Contagious Disease Public Health Vaccinations

Winning the fight against tuberculosis

Tuberculosis (TB) kills the most people in the world of any other pathogen. While treatments are available to fight TB, there are a number of challenges. First, many individuals may have latent TB where the disease may be contagious before symptoms are apparent. Second, the spread of HIV has also been problematic for controlling TB, as individuals with HIV are at higher risk of a TB infection due to their weakened immune system. Third, a number of TB strains have become drug-resistant. This phenomenon is particularly in problematic in Russia and the former Soviet countries. Adherence to multi-drug resistant TB is problematic as well since patients may have to swallow as many as 20 pills per day plus receive additional injections.

How do we win this fight?

An article from The Economist (“TB or not TB“) offers some solutions. One would be to conduct chest x-rays en masse in areas with high TB infection rates. A mobile x-ray unit may be cost effective if TB rates are high in a given area.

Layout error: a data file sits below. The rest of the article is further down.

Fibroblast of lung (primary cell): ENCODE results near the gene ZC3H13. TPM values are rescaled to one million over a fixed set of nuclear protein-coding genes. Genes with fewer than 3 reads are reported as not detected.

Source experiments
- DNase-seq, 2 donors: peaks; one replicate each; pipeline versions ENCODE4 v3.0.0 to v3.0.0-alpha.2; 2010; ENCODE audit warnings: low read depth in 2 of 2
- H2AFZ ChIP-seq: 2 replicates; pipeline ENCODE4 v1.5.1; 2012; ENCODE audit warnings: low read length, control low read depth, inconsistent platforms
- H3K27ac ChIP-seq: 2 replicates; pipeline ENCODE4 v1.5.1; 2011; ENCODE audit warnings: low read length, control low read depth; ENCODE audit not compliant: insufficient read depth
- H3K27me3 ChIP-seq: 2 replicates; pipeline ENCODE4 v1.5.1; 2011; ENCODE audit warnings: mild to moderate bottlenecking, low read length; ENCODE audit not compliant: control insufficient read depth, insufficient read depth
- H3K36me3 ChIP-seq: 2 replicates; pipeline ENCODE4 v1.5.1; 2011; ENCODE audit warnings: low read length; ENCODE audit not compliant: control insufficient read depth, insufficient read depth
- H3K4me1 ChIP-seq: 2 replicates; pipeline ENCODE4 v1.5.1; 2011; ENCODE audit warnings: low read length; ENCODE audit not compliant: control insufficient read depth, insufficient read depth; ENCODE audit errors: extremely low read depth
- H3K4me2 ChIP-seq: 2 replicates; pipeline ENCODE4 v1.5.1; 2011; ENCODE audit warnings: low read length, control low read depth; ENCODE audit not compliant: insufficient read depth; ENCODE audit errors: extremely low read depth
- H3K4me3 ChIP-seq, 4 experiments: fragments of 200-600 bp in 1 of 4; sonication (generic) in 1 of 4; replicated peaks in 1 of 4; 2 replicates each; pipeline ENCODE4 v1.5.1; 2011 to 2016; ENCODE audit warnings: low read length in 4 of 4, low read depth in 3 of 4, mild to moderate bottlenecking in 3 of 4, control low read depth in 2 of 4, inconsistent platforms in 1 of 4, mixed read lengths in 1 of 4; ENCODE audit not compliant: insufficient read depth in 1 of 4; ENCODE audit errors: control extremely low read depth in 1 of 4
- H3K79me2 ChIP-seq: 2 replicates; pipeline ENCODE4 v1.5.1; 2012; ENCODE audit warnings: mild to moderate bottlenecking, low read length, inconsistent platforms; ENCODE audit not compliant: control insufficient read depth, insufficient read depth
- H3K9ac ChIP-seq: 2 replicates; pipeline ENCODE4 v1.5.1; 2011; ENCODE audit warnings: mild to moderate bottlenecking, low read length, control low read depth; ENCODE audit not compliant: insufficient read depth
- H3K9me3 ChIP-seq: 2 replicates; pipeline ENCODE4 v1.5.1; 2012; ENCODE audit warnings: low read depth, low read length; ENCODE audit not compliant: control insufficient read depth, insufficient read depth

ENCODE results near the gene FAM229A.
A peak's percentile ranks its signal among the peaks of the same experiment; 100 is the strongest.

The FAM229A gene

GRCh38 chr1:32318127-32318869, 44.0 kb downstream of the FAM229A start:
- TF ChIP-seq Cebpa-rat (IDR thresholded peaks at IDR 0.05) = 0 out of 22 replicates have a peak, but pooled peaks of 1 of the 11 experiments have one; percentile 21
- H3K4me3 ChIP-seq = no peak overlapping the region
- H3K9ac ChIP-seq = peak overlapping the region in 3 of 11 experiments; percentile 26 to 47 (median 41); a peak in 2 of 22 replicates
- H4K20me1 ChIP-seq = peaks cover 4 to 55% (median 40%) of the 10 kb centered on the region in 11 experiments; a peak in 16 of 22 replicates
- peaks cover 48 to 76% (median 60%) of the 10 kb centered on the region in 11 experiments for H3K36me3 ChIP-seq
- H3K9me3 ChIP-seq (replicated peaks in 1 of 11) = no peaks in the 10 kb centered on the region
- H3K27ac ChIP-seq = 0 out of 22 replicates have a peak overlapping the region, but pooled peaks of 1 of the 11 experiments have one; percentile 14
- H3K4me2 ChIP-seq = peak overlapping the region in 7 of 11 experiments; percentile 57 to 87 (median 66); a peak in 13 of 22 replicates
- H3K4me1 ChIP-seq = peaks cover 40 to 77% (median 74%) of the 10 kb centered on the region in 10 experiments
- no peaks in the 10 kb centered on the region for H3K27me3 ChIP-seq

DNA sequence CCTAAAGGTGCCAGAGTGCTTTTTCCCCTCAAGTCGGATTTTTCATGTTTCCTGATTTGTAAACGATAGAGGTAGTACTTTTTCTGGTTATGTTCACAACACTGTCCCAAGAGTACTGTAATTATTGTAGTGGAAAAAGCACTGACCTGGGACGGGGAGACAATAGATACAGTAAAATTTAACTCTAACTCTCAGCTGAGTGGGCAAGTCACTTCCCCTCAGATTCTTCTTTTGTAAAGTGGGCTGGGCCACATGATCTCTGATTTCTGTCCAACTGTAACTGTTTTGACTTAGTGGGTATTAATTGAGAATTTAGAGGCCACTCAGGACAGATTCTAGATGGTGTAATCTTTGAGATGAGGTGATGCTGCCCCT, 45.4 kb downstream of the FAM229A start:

The best approach, however, would be a new vaccine that would–hopefully–kill not just standard TB, but also multi-drug resistant TB. The good news is that there are a number of vaccines in development. The challenge is, who will pay for this?

Who would pay for these [drugs] is an important question, for the $500m price tag involved is commercially unattractive…Observers worry, though, that delay will mean the stockpile of vaccine available for trials will expire–and that creating more will add to costs.

Do we have the stomach–and the funding wherewithal–to defeat TB? This blogger certainly hopes that we do.

1 Comment

  1. By simply changing the dose and route of administration from intradermal (ID) to intravenous (IV) could be significantly potent and effective. It greatly increases the vaccine’s ability to protect rhesus macaques from infection following exposure to Mycobacterium tuberculosis (Mtb), the bacterium that causes TB.

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